A major cause of seasonally-based depression is biology. Your biological clock (or circadian rhythm) may be partly to blame. Changing patterns of sunlight and less daylight affect your biological clock. Reduced sunlight can also cause decreases in serotonin, a neurotransmitter (chemical in the brain) which affects and regulates mood. Finally, the body’s balance of melatonin may be disrupted, which also affects mood and sleep.
Another cause of seasonal depression is vulnerability factors. In Dialectical Behavior Therapy (DBT), vulnerability factors are described as circumstances that make you more vulnerable to experiencing intense, unpleasant emotions. These factors may include environmental stress, a diet that isn’t supporting your needs, sleep irregularities (lack of or too much sleep), lack of exercise (or too much or the wrong kind for you), and physical illness. During Winter, as the weather and winter colds and flu make you feel tired, worn down, and depressed, you may become even more vulnerable, less equipped to handle stressors and feel greater amounts of unpleasant emotions more frequently. When vulnerability factors are high, intense emotions can follow, making you even more vulnerable.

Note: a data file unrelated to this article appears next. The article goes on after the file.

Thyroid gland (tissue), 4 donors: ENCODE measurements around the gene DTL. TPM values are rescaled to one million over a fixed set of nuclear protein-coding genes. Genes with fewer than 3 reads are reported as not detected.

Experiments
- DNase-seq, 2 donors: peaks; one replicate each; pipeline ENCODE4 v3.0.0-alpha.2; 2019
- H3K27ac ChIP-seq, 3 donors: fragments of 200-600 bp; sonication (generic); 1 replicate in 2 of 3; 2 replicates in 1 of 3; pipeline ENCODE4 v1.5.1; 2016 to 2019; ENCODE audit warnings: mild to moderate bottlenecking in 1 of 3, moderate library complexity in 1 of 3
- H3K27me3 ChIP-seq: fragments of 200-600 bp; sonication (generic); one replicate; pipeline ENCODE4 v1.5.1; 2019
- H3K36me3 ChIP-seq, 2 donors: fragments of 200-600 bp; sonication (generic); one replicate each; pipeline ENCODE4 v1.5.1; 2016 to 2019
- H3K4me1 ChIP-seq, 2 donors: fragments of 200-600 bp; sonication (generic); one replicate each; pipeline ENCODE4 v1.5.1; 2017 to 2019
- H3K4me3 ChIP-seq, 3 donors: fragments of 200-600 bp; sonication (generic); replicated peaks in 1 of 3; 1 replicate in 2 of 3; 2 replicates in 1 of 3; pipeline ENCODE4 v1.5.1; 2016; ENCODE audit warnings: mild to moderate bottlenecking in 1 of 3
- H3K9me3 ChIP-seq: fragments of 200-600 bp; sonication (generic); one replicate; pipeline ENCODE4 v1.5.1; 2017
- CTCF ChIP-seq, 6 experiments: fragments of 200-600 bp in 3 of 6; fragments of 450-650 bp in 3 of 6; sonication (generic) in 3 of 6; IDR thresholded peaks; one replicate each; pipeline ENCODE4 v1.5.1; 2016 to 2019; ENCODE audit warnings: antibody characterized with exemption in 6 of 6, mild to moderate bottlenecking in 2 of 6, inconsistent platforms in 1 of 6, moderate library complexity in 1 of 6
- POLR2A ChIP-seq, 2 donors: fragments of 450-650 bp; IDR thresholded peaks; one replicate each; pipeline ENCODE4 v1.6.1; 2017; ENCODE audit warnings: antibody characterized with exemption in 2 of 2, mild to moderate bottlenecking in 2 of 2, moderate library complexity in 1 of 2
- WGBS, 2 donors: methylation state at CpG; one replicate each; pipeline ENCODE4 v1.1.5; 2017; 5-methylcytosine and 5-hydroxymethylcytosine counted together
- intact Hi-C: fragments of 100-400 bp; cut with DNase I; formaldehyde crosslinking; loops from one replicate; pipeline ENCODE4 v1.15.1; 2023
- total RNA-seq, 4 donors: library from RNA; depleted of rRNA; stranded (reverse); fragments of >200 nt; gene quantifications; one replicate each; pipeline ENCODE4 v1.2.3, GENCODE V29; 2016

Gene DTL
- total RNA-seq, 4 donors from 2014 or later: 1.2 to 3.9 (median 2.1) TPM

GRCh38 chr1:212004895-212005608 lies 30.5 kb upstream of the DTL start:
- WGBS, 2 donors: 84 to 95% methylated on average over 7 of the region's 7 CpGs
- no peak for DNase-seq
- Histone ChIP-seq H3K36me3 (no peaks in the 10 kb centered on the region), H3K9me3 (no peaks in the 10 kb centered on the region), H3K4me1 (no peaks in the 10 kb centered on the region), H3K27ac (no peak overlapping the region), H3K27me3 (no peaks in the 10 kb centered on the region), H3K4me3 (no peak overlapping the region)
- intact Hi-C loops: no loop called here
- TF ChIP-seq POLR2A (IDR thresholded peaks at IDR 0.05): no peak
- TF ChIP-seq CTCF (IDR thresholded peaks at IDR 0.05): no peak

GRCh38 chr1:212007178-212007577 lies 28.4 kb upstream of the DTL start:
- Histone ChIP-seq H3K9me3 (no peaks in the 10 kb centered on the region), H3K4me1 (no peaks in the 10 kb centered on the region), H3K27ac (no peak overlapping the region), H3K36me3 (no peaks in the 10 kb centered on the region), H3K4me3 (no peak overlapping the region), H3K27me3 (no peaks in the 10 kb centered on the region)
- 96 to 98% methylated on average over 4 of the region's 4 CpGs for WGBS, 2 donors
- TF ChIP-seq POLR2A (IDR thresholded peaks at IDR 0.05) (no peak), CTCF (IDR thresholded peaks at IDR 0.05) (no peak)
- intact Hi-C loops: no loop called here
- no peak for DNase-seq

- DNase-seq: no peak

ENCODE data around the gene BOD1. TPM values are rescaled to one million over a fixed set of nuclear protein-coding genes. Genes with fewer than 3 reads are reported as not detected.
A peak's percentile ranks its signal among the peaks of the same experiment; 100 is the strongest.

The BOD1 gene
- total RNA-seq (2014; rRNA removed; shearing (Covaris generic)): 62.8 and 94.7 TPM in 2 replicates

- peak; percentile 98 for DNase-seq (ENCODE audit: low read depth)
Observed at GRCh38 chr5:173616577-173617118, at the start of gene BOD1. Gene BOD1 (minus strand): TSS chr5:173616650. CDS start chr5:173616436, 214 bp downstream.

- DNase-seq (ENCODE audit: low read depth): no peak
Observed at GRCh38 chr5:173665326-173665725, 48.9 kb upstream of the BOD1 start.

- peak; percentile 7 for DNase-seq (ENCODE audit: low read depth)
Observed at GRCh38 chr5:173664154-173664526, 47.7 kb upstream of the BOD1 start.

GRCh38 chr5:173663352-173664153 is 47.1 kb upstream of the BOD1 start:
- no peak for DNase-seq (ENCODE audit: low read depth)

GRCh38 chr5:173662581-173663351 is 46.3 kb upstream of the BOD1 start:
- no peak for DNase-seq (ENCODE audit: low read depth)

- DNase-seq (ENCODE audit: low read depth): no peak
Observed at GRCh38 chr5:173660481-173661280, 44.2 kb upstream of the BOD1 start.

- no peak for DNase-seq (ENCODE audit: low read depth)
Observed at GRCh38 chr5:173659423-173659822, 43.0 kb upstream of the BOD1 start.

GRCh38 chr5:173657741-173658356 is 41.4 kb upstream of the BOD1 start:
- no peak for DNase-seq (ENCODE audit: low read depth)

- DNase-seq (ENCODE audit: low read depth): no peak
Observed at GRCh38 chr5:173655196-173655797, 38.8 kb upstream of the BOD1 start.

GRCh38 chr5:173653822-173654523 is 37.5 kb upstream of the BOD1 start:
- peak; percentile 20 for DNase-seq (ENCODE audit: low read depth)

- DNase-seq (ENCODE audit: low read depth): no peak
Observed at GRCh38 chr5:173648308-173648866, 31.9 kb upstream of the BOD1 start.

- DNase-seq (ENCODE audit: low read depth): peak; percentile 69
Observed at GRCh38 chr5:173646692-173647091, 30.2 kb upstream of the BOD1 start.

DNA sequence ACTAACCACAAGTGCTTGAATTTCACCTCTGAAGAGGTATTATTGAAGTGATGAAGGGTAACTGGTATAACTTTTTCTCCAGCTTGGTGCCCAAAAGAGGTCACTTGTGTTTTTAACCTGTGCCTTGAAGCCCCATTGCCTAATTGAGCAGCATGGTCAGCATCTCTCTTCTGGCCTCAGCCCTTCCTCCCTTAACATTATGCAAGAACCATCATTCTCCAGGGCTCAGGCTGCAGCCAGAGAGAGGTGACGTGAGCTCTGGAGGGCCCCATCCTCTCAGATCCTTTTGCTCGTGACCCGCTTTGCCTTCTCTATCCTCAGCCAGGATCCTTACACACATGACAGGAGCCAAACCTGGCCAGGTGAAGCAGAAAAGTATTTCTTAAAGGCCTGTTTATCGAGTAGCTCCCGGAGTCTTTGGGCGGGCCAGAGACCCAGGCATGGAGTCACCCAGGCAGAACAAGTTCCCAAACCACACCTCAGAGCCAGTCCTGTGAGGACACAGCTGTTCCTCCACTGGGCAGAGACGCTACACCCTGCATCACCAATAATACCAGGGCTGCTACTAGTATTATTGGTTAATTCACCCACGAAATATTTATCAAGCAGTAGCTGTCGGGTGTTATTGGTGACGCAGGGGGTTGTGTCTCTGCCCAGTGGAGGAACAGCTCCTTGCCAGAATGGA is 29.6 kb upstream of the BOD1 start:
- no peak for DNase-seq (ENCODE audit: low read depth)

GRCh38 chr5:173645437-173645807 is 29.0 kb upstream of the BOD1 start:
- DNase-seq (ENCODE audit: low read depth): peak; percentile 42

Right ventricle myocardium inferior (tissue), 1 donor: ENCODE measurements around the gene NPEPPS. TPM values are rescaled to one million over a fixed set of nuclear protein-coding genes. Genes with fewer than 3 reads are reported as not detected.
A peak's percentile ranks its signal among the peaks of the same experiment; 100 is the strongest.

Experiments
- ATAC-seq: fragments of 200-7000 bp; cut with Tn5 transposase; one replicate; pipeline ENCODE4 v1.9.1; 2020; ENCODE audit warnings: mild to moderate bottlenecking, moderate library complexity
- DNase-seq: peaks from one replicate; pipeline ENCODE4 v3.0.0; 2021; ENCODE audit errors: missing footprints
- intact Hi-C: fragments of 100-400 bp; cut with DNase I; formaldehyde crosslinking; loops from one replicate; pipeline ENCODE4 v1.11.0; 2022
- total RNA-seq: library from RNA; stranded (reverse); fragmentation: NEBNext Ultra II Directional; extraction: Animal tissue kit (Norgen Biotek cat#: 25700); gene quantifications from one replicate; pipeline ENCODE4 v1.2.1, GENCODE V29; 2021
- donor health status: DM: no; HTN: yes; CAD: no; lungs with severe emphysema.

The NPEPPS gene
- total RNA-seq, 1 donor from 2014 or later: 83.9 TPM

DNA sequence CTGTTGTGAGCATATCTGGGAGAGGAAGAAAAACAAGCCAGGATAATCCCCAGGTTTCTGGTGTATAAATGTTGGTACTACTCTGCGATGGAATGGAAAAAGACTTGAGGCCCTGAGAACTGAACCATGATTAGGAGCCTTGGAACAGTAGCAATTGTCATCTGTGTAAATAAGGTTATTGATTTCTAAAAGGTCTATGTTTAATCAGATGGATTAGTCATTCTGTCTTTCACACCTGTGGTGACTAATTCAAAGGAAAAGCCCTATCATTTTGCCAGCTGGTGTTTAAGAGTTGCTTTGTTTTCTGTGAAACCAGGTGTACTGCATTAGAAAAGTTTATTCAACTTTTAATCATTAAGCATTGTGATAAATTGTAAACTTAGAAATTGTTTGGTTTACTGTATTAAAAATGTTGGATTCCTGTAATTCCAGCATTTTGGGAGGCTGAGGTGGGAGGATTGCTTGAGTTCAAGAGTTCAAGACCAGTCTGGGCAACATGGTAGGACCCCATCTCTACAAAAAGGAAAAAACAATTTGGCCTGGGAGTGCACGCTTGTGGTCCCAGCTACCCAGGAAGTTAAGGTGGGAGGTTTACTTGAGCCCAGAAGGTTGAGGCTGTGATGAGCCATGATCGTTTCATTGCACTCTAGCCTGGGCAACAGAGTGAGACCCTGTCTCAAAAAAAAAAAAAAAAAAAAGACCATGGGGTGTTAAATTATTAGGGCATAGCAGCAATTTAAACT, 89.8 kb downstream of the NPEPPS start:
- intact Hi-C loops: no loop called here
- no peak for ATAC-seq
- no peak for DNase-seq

How to prevent Seasonal Depression?
A gold-standard and evidence-based treatment (research shows it works) for any cause of depression is called Behavioral Activation. In short, this means that as soon as you suspect depression may be on its way (or has arrived), you make a plan to get active. In DBT, this is called Opposite Action.